In August of 2017, the Laser Interferometer Gravitational-Wave Observatory (LIGO) detected waves that were believed to be caused by a neutron star merger. This “kilonova” event, known as GW170817, was the first astronomical event to be detected in both gravitational and electromagnetic waves – including visible light, gamma rays, X-rays, and radio waves.
In the months that followed the merger, orbiting and ground-based telescopes around the world have observed GW170817 to see what has resulted from it. According to a new study by an international team of astronomers, the merger produced a narrow jet of material that made its way into interstellar space at velocities approaching the speed of light.
Continue reading “Superfast Jet of Material Blasted Out From Last Year’s Neutron Star Merger”
In 2006, during their 26th General Assembly, the International Astronomic Union (IAU) passed a resolution to adopt a formal definition for the term “planet”. According to this definition, bodies that orbit the Sun, are spherical, do not orbit other bodies, and have cleared their orbits were designated planets. Pluto, and other such bodies that did not meet all of these requirements, would thereafter be designated as “dwarf planets”.
However, according to a new study led by Philip T. Metzger – a planetary scientists from the Florida Space Institute (at the University of Central Florida) – the IAU’s standard for classifying planets is not supported by the research literature on Pluto, and is therefore invalid. For those people who have maintained that “Pluto is still planet” for the past twelve years, this is certainly good news!
Continue reading “New Reasons why Pluto Should be Considered a Planet After All”
For thousands of years, human being have been contemplating the Universe and seeking to determine its true extent. And whereas ancient philosophers believed that the world consisted of a disk, a ziggurat or a cube surrounded by celestial oceans or some kind of ether, the development of modern astronomy opened their eyes to new frontiers. By the 20th century, scientists began to understand just how vast (and maybe even unending) the Universe really is.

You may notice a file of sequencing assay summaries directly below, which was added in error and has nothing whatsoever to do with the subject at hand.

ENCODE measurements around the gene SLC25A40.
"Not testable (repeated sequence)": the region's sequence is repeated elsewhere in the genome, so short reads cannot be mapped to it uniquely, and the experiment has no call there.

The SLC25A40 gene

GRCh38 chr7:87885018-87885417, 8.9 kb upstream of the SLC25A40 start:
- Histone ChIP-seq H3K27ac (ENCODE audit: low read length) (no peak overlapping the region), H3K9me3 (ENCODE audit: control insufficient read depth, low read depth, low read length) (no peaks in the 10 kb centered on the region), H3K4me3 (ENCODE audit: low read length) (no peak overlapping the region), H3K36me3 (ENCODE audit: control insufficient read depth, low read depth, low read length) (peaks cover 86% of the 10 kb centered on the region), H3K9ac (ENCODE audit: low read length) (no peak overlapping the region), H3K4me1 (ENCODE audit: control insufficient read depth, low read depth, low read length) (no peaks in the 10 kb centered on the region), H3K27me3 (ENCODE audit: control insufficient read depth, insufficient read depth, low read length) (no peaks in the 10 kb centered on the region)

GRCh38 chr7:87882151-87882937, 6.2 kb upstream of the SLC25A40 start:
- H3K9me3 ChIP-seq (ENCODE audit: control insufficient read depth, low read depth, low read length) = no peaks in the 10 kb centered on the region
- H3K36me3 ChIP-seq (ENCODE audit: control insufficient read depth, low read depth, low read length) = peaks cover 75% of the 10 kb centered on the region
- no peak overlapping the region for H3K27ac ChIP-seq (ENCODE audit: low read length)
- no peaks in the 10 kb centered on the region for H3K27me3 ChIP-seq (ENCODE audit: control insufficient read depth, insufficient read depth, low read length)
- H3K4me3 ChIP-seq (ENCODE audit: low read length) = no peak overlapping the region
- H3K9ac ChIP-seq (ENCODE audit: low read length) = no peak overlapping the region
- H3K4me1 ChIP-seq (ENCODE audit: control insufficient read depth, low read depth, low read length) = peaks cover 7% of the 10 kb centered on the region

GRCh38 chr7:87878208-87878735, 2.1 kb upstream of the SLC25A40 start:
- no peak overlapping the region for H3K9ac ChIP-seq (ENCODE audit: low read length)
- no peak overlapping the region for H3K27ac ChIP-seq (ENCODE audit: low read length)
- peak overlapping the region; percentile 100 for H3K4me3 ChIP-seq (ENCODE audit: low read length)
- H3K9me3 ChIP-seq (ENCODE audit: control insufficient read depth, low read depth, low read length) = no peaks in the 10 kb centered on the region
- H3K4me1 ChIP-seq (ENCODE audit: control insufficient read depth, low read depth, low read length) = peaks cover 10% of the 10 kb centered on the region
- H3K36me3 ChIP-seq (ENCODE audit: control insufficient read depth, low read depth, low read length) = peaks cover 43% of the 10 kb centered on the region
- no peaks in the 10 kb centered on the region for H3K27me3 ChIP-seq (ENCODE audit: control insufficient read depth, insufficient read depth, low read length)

And in the course of looking farther out into space, and deeper back in time, cosmologists have discovered some truly amazing things. For example, during the 1960s, astronomers became aware of microwave background radiation that was detectable in all directions. Known as the Cosmic Microwave Background (CMB), the existence of this radiation has helped to inform our understanding of how the Universe began. Continue reading “What is the Cosmic Microwave Background?”
Have you seen the outer ice giant planets for yourself?
This week is a good time to check the most difficult of the major planets off of your life list, as Neptune reaches opposition for 2018 on Friday, September 7th at at ~18:00 Universal Time (UT)/2:00 PM EDT. And while it may not look like much more than a gray-blue dot at the eyepiece, the outermost ice giant world has a fascinating tale to tell. Continue reading “Exploring the Ice Giants: Neptune and Uranus at Opposition for 2018”
In recent decades, astronomers have discovered many planets that they believe are “Earth-like” in nature, meaning that they appear to be terrestrial (i.e. rocky) and orbit their stars at the right distance to support the existence of liquid water on their surfaces. Unfortunately, recent research has indicated that many of these planets may in fact be “water worlds“, where water makes up a significant proportion of the planet’s mass.
Continue reading “Europan Space Whales Anyone? Planets Covered by Deep Oceans Can Still Have Life on Them”